Missing Chapters

In his book-Thinking for a change-John Maxwell writes about the way a designated place to think attracts good thoughts.

My father first took me to museums – a habit which I have tried to pass on to my children and other family juniors with whom I have spent many lovely hours exploring the refined objects of world cultures.

For many years, I have walked in the galleries of ROM-Royal Ontario Museum, seen their permanent galleries and special exhibitions, and intentionally used these galleries as “thinking places”. Last month, we visited ROM to view the special exhibitions

Contemporary Black Artists

Christian Dior

Wild Life Photographer of the Year

Missing Chapters was a thought provoking section of the Family Camera Network project of ROM.

The Missing chapters done in collaboration between AGM –Art Gallery of Mississauga and ROM- gave insights into an aspect of family life-of persons whose photographs are not present for some reasons.

The Boat people of Vietnam section of this exhibition made me recall the many immigrant stories who  tried to cross over the Mediterranean. On the occasion of Feb 17, revolution of Libya, we went through some of the past notes on this topic.

Application questions-

Which Missing Chapters did you remember, while recalling those days of the 2011 revolution?

How would these chapters have been re-written- if 2014 had not happened?



Following Henrietta Lacks


If you pretty up how people spoke and change the things they said, that’s dishonest.

Perspective of a member of the Lacks family

The book club at Courtney Park branch of the Mississauga Library system had an interesting discussion on “The Immortal Life of Henrietta Lacks” by Rebecca Skloot.


The discussion made me remember the discussions we used to have in Shara Jraba , Tripoli, where we had a reading group, and we would try to tease out the differences and similarities between Medical refugees and Subalterns.  This is where I met Nigerians –who used to be active in the Church at Dahra and Medina, who would help the community in different ways- from visiting hospitals to jails, to get medicines and set the papers right. That was in the times of the previous regime, over ten years ago. Now people are wondering whether having a Regime is better than having no Regime.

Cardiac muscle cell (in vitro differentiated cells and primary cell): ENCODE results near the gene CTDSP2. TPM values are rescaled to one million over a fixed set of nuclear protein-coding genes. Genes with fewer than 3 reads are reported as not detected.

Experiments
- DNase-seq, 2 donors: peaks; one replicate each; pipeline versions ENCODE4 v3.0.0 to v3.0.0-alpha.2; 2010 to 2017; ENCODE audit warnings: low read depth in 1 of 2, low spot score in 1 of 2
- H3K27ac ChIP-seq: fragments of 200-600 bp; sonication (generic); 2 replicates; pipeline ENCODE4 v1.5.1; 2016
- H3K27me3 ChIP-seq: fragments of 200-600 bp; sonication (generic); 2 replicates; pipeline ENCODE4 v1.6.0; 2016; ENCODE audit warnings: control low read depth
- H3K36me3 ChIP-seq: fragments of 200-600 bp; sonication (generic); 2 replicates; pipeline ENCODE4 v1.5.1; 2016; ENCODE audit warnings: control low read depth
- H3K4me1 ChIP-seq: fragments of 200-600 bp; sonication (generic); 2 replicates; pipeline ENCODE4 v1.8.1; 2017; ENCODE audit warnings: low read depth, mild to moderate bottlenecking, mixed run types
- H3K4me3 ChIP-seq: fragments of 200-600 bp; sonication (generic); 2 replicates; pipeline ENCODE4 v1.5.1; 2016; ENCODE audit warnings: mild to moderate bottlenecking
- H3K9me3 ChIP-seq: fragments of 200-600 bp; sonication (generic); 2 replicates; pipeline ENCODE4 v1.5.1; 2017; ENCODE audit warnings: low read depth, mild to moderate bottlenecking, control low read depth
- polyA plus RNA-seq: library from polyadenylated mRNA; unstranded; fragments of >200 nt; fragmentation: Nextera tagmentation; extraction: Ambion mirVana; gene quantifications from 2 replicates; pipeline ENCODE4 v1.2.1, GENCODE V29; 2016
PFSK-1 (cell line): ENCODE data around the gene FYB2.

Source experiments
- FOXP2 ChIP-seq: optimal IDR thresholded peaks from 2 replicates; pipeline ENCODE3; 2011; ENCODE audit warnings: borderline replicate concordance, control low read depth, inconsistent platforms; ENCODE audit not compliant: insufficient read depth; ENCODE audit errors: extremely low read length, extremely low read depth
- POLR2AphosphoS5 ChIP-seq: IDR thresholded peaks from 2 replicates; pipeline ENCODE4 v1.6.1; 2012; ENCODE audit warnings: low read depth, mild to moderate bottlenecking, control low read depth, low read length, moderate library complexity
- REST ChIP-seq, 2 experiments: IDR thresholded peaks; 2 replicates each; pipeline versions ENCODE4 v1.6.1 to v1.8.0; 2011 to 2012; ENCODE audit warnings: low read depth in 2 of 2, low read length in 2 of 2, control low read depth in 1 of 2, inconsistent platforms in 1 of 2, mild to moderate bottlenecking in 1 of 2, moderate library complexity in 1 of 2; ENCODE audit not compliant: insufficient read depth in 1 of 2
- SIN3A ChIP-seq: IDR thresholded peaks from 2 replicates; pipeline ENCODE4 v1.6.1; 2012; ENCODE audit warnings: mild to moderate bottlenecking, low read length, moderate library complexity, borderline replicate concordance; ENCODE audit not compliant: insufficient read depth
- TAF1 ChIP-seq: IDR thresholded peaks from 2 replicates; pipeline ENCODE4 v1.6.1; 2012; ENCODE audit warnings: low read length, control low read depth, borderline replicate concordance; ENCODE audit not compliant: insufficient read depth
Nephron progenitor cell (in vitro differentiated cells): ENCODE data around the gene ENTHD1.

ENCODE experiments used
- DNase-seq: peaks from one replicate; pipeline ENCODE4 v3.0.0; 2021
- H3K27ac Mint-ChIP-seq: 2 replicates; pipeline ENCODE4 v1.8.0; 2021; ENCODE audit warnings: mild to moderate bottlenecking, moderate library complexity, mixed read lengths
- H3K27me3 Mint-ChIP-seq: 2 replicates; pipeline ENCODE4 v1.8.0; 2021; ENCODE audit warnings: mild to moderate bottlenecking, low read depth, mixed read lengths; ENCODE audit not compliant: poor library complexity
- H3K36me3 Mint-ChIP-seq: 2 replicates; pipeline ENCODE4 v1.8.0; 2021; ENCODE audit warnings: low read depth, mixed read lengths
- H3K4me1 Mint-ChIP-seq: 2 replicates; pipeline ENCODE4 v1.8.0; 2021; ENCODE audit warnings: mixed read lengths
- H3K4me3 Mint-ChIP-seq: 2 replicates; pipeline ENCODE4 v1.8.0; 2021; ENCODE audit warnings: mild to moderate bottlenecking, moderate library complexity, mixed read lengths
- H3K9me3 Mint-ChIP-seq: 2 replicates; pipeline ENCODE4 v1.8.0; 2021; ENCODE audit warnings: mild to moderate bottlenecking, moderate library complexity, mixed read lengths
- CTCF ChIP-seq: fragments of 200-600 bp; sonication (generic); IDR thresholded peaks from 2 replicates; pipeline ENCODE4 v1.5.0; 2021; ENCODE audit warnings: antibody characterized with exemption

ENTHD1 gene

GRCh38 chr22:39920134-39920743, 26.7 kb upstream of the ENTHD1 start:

Who was Henrietta Lacks? She was a black tobacco farmer from southern Virginia who got cervical cancer when she was 30. A doctor at Johns Hopkins took a piece of her tumor without telling her and sent it down the hall to scientists there who had been trying to grow tissues in culture for decades without success. No one knows why, but her cells never died. Source https://www.smithsonianmag.com/science-nature/henrietta-lacks-immortal-cells-6421299/

One of the Lacks family members told Rebecca Skloot not to pretty up what the people spoke.

“If you pretty up how people spoke and change the things they said, that’s dishonest.” Throughout Skloot is true to the dialect in which people spoke to her. The Lackses spoke in heavy Southern Accent, and Hsu in non-native English. What impact did the decision to maintain the authenticity have on the narrative? This was a topic of discussion, in a system where the world of medicine is affected by insurance, law. There was a criticism of the way the cells were used without proper knowledge of the Lacks family. However, in the past fifty years, medicine has advanced such a way, that Henrietta would have survived the cancer which killed her in 1951.


The mission statement of the organization says

We provide financial assistance to individuals in need, and their families, who have made important contributions to scientific research without personally benefiting from those contributions, particularly those used in research without their knowledge or consent.

The Foundation offers those who have benefited from those contributions — including scientists, universities, corporations, and the general public — a way to show their appreciation to such research subjects and their families.

Source:   http://henriettalacksfoundation.org/


The discussions in the Book Club made me remember earlier perspectives regarding research, science, ethics and availability of medical facilities

1983-English Classes-Army Public School-Dhaula Kuan Delhi

Remembering my English Teacher- Mrs. Majumdar- (Army Public School-Dhaula Kuan-Delhi) and how she asked us Biology stream students in Class 11, how many of us want to follow pure science, rather than go into applied fields. That was in the India of 1983-84, the year of the Bhopal Gas tragedy and the killing of Indira Gandhi.  Very few thought of pursuing research in pure sciences in India then.

2011-September- Discussions at Shara Jraba-Tripoli

Revisiting the question of medical refugees- we saw in post-revolutionary chaos how workers from Subsaharan Africa were targeted. They still live a perilous existence in North African coastline regions.

The workers from the Sub-saharan Africa are in  danger of being targeted as mercenaries.  They are from the countries where neither capitalist democracy nor Marxist socialism have a foothold. There are no resources to be marketed, no working class that could serve as a revolutionary avant-garde, just starving people. French post colonial post structuralist philosophers became their advocates.

For more detailed narrative: See Blog







A Reading Journal